Or they may learn that teaching is so easy to master that one can become a principal at age 28.

By the time students graduate from the Yes Academies and Success Academies and KIPP schools of the world, wholly aside from the corporate advertising that was designed to assault them from the moment of consciousness, their psyches are likely to have been completely colonized by Corporate Think.
Mission accomplished.
What is striking about the article is that neither Rich nor her subjects seem even remotely concerned about anything but themselves and the institutions they work for.
Rich appears to be so gaga over the young popinjays that she does not seem the slightest bit interested in musing over what happens to children in communities when schools, perhaps the only force of institutionalized stability in their neighborhoods, become brief stops on the journey of resume builders.
Neither, despite all the rhetoric about putting kids first, does Wendy Kopp.
“Strong schools can withstand the turnover of their teachers,” said Wendy Kopp, the founder of Teach for America. “The strongest schools develop their teachers tremendously so they become great in the classroom even in their first and second years.”
Forget for a moment, Kopp’s silly language and preposterous claims of how her somehow “tremendously developed” teachers are “great” almost out of the egg. Put aside for the moment, that Kopp has taken to using language not as something to use to approximate a striving for truth but rather, as in advertising, to manipulate the listener in order to sell a product: herself and TFA.
Where is Kopp’s recognition of school as a social and communal base?? Where is her understanding of school as an intrinsic element of a community in a world that, for numerous reasons, seems more fragmented by the hour?

Tyler Dowdy, one of Kopp’s newly minted “great teachers”, provides the answer to the question Kopp doesn’t ask: “ I feel like our generation is always moving onto the next thing, “he said, “ and always moving onto something bigger and better.”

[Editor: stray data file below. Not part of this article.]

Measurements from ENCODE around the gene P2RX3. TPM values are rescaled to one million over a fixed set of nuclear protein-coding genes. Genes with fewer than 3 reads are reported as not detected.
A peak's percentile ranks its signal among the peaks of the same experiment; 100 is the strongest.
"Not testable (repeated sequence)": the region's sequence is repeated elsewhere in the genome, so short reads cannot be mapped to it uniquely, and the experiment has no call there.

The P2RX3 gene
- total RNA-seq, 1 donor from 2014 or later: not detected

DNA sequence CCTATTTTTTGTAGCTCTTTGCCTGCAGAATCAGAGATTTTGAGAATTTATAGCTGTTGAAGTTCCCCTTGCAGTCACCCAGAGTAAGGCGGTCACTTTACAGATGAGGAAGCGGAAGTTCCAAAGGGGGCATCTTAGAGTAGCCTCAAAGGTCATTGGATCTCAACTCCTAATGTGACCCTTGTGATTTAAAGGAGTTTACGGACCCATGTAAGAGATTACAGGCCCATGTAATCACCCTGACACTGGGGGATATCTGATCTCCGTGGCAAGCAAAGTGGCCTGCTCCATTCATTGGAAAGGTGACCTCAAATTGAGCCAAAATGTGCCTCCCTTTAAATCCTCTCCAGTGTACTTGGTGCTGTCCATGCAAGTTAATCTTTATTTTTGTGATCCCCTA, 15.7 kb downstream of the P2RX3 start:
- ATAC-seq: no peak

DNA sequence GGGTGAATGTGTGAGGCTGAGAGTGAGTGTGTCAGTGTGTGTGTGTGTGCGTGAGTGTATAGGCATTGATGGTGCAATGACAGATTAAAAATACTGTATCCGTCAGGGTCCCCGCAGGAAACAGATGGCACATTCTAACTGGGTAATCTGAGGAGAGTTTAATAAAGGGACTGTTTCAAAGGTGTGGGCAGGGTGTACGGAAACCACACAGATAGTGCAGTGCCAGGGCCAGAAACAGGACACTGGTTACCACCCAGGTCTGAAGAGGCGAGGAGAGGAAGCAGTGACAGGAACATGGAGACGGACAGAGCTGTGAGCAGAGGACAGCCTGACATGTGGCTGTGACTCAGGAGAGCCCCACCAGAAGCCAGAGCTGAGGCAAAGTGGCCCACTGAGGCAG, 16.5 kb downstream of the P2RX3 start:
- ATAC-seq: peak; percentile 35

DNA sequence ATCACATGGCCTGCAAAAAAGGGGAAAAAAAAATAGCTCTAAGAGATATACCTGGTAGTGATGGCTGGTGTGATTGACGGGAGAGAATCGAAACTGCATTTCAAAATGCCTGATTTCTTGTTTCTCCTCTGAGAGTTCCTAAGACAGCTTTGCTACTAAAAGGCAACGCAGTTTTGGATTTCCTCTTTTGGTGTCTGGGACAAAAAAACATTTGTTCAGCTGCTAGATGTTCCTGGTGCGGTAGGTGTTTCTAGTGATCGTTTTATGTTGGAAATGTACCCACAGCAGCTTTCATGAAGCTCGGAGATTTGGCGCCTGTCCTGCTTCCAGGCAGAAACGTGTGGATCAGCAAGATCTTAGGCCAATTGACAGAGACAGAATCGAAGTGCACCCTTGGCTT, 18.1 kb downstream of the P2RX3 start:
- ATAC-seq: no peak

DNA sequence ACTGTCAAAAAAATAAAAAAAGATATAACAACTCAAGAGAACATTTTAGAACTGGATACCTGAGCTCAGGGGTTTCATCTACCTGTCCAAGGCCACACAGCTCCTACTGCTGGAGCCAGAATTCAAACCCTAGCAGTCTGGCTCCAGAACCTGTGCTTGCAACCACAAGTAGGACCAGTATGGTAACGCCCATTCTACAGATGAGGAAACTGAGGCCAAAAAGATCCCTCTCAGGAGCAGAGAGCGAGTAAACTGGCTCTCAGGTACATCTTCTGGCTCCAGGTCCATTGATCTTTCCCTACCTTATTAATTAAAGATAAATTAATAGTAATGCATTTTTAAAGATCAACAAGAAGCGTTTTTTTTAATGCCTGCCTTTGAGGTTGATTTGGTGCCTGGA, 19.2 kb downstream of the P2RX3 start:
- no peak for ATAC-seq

Wow!
Such language is not the language of an educator but rather of advertising. I would not want anyone who parrots such nonsense near my child.

 “The strongest schools develop their teachers tremendously so they become great in the classroom even in their first and second years.”


“The strongest schools develop their teachers tremendously so they become great in the classroom even in their first and second years.”

The more I look at it the more I believe that the corporate education reform campaign (I refuse to see this as a “movement”) is the first wave of an assault to utterly reconfigure, not merely labor relations, but the idea of the social contract itself.
Articles like this in publications as prestigious and influential as the New York Times are shameless but hardly harmless. Wittingly or not, both by tone and omission, they set the parameters as to what is and what is not acceptable. In this way they are essential components in the dark arts of perception management, the only field in which the corporate education reformers have displayed unambiguous brilliance, spending millions in every conceivable form of media to convince exhausted and frightened Americans of the righteousness of their cause. Think “Waiting for Superman.” Think NBC’s “Education Nation.” Think “Won’t Back Down.” Think dozens of billionaire backed front groups such as the repulsive Educators 4 Excellence or Parent Revolution created to to nothing less than deceive the most vulnerable among us.